RR 76%







Abbreviations: DDCT, Diabetes Control and Complications Trial; RR, risk reduction.

Abbreviations: DDCT, Diabetes Control and Complications Trial; RR, risk reduction.

4 years of follow-up (26). After the initial study was completed the patients in the control group were offered intensive therapy and all patients now received care from their own physicians. Retinopathy and nephropathy were assessed based on fundus photographs and urine specimens, respectively. The median HbA1c, which was on average 9.1% and 7.2% in the control and intensive therapy groups in the DCCT narrowed during this follow-up. The median during the 4 years was 8.2% in the control group and 7.9% in the intensive therapy group. Despite this worsening in the glycemic control in the intensive treatment group the proportion of patients having worsening of retinopathy, including proliferative changes as well as macula edema, and the need for laser treatment was less. There was also a significantly lower increase in urinary albumin excretion in the intensive treatment group. Therefore, in contrast to the DCCT, where the benefits of intensive therapy were not evident until 3 or 4 years of treatment, in the EDIC the benefits persisted despite an increase in the HbA1c. Another interesting finding of the DCCT was that for primary prevention of the complications intensive therapy should be started within the first 5 years of the onset of the disease.

In another study Ohkubo and colleagues from Kumamoto, Japan also demonstrated the benefits of intensive insulin therapy in a group of thin type 2 patients (27). A total of 110 patients with type 2 diabetes were randomized to intensive treatment with multiple insulin injections (MIT) or conventional insulin therapy (CIT). The MIT consisted of premeal rapid acting insulin and intermediate insulin at bedtime and goals of fasting glucose of less than 140mg/dL and postprandial levels of 200mg/dL or less. In addition the HbA1c goal was 7% or less. The CIT group was treated with one or two injections of intermediate insulin and was to try and keep the fasting glucose close to less than 140 mg/dL. There was a primary prevention and secondary prevention group based on the presence of diabetic retinopathy and urinary albumin excretion. After 6 years the mean HbA1c was 7.1% in the intensive group and 9.4% in the control group. In the primary prevention cohort there was a 7.7% development of retinopathy in MIT group after 6 years compared with 32% in the CIT group. In addition in the secondary prevention cohort, in the MIT group, 19.2% had progression of retinopathy compared to 44% in the CIT group. Similar reductions in both the primary as well as secondary cohorts were found for nephropathy and neuropathy. Overall the investigators stated that from this study the glycemic threshold to prevent the onset and progression of diabetic microangiopathy was an HbA1c <6.5%, fasting blood glucose < 110mg/dL and a 2h postprandial blood glucose of < 180 mg/dL. Over the entire study period 6 patients in the MIT group and 4 patients in the CIT group had one or more, mild hypoglycemic reactions with no coma or seizures or need for assistance from another person.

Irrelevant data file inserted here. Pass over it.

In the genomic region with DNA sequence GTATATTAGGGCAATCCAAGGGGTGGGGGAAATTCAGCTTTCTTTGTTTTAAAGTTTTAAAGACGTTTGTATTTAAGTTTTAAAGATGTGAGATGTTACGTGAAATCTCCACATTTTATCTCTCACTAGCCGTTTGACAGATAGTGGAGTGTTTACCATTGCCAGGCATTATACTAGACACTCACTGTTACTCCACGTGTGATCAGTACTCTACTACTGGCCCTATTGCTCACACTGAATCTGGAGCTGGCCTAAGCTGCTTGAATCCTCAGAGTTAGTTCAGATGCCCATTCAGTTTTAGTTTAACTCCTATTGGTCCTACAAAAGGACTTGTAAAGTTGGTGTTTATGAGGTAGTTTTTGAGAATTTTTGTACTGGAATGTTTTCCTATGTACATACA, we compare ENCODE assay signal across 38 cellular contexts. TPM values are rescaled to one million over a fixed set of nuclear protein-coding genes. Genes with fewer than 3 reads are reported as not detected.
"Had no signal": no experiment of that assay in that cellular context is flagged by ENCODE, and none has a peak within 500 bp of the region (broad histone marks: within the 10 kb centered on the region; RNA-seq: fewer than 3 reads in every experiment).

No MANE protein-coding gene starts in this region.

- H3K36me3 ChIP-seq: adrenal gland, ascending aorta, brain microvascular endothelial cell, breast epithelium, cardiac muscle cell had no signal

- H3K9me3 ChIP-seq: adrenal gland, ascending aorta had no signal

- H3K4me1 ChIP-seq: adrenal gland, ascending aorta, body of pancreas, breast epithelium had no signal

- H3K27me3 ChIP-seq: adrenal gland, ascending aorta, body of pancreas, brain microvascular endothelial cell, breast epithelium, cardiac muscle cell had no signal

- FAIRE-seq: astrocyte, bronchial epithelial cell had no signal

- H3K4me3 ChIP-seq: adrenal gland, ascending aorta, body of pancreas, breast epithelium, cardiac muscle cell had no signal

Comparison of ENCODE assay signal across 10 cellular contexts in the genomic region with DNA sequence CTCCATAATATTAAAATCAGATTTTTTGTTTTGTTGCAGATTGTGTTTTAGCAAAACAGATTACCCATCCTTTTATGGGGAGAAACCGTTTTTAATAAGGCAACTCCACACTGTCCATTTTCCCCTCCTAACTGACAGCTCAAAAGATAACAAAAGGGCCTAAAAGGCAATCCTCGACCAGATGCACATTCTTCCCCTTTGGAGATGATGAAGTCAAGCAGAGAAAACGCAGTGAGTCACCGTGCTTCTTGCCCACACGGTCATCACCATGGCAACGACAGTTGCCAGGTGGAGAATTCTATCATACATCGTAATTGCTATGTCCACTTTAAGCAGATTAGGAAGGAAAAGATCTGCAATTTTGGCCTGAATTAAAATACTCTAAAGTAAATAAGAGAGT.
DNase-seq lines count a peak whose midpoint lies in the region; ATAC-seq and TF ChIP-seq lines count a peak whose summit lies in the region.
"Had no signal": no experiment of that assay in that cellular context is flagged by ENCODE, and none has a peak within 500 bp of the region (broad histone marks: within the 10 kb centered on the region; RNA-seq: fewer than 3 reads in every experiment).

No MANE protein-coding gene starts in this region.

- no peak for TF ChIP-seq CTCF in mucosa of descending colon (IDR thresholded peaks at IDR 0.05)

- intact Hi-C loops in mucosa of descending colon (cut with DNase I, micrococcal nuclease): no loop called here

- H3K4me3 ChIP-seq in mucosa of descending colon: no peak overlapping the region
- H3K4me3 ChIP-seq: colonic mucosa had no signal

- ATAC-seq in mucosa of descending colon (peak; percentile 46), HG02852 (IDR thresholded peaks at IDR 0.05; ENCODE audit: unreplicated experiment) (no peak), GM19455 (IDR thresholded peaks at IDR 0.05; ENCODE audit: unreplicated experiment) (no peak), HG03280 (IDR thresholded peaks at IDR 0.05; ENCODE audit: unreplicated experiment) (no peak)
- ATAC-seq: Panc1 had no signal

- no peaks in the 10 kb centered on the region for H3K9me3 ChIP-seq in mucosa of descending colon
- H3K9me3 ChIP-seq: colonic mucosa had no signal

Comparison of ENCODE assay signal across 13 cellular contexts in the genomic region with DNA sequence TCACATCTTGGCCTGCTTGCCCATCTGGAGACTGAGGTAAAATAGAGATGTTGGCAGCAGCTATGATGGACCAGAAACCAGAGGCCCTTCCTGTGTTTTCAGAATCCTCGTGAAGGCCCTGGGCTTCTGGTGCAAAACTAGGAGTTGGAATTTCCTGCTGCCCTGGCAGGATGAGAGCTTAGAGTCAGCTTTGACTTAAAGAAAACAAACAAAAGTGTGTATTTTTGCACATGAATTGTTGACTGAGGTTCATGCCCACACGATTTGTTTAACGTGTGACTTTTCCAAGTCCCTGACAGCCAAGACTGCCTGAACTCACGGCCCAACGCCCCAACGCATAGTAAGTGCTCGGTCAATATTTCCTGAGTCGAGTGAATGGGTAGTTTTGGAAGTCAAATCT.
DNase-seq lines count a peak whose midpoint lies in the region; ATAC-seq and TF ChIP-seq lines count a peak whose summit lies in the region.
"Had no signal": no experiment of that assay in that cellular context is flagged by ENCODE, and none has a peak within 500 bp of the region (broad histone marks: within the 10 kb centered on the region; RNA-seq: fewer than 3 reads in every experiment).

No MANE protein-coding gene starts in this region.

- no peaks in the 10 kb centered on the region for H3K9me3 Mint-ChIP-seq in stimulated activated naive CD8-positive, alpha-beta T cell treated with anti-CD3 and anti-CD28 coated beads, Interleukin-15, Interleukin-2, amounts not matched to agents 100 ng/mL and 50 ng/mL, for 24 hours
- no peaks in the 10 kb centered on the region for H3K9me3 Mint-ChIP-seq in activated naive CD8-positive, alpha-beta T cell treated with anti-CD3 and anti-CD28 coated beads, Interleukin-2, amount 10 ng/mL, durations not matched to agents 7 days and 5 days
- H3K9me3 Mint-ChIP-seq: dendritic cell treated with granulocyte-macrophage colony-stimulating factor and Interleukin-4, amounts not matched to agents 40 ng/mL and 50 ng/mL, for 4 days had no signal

After the publication of these two studies there was still an ongoing discussion on the applicability of the results to the larger group of patients with type 2 diabetes mellitus. In part the issue has to do with the complications as they develop in type 2 diabetes mellitus. As noted earlier most patients with this form of diabetes die from cardiovascular disease and to date we have no data like the DCCT to support the role of glucose control alone in reducing the risk. On the other hand the long-term microvascular complications are identical in both type 1 and type 2 diabetes. Overall the prevalence of these complications is similar and the major difference is that at the time of diagnosis more patients with type2 diabetes have evidence of complications. This is due to the fact that they tend to have the disease for at least 5 to 7 years before clinical diagnosis. The higher prevalence of macrovascular disease is probably due in part to the older age of the patients as well the associated risk factors like hypertension, dyslipidemia, obesity, and the changes in fibrinolysis and coagulation, that are part of the insulin resistance syndrome.

However, we are now able to answer this issue of microvascular complications with another landmark study led by Robert Turner from Oxford, which studied patients with type 2 diabetes. The UKPDS is the largest type 2 diabetes study ever done (28). This clinical study was designed to assess the effects of intensive treatment with four pharmacological monotherapies versus a diet only control group, on cardiovascular and microvascular complications of type 2 diabetes (Table 2). In the study 3867 patients with newly diagnosed type 2 diabetes were randomly assigned to two treatment groups: one group, the intensive treatment policy took one of three oral sulfonylurea drugs (cholorpropamide, glibenclamide, or glipizide) or insulin; and a second group, whose only initial treatment was dietary

TABLE 2 U.K. Prospective Diabetes Study. Risk Reduction for Diabetes-Related Endpoints During Intensive Therapy with Sulfonylureas and Insulin
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